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Two recent publications share Elshtain's appreciation for pre-modern articulations of human genius: Miles Hollingworth's Saint Augustine of Hippo: An Intellectual Biography and Denys Turner's Thomas Aquinas: A Portrait. Neither work is for the beginner. Novices to Augustinian and Thomistic studies should read first the works of Peter Brown and Jean-Pierre Torrell. Hollingworth and Turner write for a more specialized audience, namely their colleagues in the academy who, like Jefferson, underappreciate the Christian fathers and scholastics.
Saint Augustine of Hippo is Hollingworth's second book on the revered Christian saint. His first, The Pilgrim City: St. Augustine of Hippo and His Innovation in Political Thought (2010), earned the young South African scholar critical acclaim. Both works reveal Hollingworth's keen intellect, as well as his sure grasp of the history of Western thought, a subject he continues to pursue as a research fellow at Durham University's St. John's College.
In his intellectual biography, Hollingworth presents Augustine as a novelist, a master storyteller who strives to perceive in each individual life traces of the one meta-narrative that shapes all lives. This meta-narrative is the "story of how, as high-born creatures of intellect and volition, we battle the indignities of flesh and earth." Hollingworth explains that "Augustine knew especially well that each human story is a narrative poised, and tight, between the animal and the sublime." At its foundation, however, the universal human narrative is not a war story but a tragic love story. "It is the sensual meta-narrative of all humanity in Adam and Eve." Hollingworth observes that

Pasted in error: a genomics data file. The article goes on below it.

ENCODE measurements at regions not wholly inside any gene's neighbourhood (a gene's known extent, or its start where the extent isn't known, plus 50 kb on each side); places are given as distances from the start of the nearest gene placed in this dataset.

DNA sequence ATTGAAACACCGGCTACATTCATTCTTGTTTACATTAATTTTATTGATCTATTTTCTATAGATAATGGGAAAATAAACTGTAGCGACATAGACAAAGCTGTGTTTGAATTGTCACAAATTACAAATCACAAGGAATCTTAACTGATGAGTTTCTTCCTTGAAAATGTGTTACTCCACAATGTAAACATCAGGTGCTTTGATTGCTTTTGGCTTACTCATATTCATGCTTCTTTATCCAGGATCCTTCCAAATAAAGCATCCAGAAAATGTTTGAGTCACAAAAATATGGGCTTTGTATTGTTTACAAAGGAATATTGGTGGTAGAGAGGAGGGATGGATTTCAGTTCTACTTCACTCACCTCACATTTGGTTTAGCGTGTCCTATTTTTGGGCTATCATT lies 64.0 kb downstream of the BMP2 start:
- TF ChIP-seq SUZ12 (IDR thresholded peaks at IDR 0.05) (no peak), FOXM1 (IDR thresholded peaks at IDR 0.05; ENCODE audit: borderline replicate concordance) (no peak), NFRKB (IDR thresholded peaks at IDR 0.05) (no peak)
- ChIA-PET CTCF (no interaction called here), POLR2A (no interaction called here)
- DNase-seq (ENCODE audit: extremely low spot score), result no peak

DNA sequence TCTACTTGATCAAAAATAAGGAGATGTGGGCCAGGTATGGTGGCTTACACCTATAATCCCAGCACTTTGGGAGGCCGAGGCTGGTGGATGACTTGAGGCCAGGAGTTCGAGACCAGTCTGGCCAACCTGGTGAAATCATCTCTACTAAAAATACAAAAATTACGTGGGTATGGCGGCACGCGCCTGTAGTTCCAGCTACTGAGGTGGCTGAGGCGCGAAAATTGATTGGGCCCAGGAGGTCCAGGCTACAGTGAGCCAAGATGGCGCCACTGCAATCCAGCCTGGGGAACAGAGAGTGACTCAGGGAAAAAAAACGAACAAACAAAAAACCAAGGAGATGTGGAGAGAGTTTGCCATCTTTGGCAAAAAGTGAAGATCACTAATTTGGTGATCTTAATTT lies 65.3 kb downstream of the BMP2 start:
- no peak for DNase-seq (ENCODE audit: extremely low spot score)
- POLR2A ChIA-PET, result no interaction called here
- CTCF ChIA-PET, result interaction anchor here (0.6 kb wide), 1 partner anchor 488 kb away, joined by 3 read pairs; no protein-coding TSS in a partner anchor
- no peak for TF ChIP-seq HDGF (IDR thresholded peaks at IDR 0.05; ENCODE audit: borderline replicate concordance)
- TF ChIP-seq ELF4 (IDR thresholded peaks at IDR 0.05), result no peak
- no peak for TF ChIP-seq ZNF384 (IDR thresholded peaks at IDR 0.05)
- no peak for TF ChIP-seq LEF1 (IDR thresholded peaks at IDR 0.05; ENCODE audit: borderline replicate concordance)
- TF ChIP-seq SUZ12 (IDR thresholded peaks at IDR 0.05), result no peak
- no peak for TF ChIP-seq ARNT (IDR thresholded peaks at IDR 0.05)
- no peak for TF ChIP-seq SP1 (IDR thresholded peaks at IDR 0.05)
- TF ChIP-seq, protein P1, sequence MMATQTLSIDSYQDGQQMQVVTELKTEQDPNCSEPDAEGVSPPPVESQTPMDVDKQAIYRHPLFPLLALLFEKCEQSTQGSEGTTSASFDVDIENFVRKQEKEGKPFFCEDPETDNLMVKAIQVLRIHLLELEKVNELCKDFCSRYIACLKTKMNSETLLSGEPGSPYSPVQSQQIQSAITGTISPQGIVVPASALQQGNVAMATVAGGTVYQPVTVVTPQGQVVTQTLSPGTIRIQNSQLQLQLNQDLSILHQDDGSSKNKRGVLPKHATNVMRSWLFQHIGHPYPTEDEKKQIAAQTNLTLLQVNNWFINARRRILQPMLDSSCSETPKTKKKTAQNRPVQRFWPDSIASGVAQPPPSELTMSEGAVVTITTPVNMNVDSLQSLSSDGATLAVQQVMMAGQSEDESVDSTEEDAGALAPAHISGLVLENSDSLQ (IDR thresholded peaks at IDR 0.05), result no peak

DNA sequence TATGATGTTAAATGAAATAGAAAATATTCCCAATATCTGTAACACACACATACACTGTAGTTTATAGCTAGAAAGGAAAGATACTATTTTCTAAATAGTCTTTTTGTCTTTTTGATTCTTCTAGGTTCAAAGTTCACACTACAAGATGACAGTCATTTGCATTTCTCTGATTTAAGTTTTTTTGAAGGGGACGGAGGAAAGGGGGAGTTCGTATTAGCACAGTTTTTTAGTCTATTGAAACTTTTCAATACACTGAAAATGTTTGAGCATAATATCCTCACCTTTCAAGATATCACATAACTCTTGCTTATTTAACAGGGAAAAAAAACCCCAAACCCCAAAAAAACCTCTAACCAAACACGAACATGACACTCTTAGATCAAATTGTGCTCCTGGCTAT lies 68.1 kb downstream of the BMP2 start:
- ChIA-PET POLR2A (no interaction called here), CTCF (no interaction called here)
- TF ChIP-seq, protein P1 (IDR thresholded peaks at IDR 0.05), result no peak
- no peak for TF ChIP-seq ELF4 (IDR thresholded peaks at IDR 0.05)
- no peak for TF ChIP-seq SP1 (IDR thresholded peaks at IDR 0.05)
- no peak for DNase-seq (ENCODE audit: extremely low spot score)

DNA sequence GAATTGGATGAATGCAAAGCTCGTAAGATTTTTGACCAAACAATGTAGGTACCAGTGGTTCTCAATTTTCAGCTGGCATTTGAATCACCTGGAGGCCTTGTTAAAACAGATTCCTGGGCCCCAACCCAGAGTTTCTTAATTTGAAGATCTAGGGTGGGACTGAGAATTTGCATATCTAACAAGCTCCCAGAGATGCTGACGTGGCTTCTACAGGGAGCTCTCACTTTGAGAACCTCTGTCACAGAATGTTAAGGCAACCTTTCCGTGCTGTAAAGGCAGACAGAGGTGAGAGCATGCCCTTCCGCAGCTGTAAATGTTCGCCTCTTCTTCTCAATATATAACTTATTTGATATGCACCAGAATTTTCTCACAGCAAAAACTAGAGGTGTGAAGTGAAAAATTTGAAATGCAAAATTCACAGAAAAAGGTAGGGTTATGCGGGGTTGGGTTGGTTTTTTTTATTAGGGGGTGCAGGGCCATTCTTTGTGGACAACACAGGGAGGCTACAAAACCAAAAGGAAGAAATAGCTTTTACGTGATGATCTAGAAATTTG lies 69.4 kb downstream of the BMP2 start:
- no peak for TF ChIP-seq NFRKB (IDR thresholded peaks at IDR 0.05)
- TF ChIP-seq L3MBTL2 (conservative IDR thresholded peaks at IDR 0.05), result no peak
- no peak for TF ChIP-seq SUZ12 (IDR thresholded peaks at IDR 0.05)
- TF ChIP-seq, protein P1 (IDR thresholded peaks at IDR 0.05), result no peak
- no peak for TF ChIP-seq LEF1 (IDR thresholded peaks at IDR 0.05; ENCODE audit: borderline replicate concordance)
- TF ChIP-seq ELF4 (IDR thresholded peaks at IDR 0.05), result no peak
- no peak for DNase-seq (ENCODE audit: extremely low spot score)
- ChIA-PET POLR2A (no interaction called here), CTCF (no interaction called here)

Augustine was obsessed with the idea that the writing out, and speaking out, of reality—Confession—was the only way that we could grasp something. All autobiography, all history, was to prove identical to him on this point. HisConfessiones speak for themselves in this regard; but it is not so well known that his historical masterpiece, his City of God, was conceived on this same obsession—that the smallest circumstantial grit in any human history can be worked over until it becomes the pearl that shows how all human stories together write the one single story of Adam and Eve.
The Confessions supplies Hollingworth the template for his biography. Accordingly, he maps his history of Augustine's intellectual development over Augustine's own account of his spiritual maturation. For Hollingworth, therefore, theConfessions itself makes known the degree to which Augustine had developed his intellectual powers. Augustine reveals his genius in the retelling, scene by scene, of his unwitting performance of the ur-drama of Adam and Eve.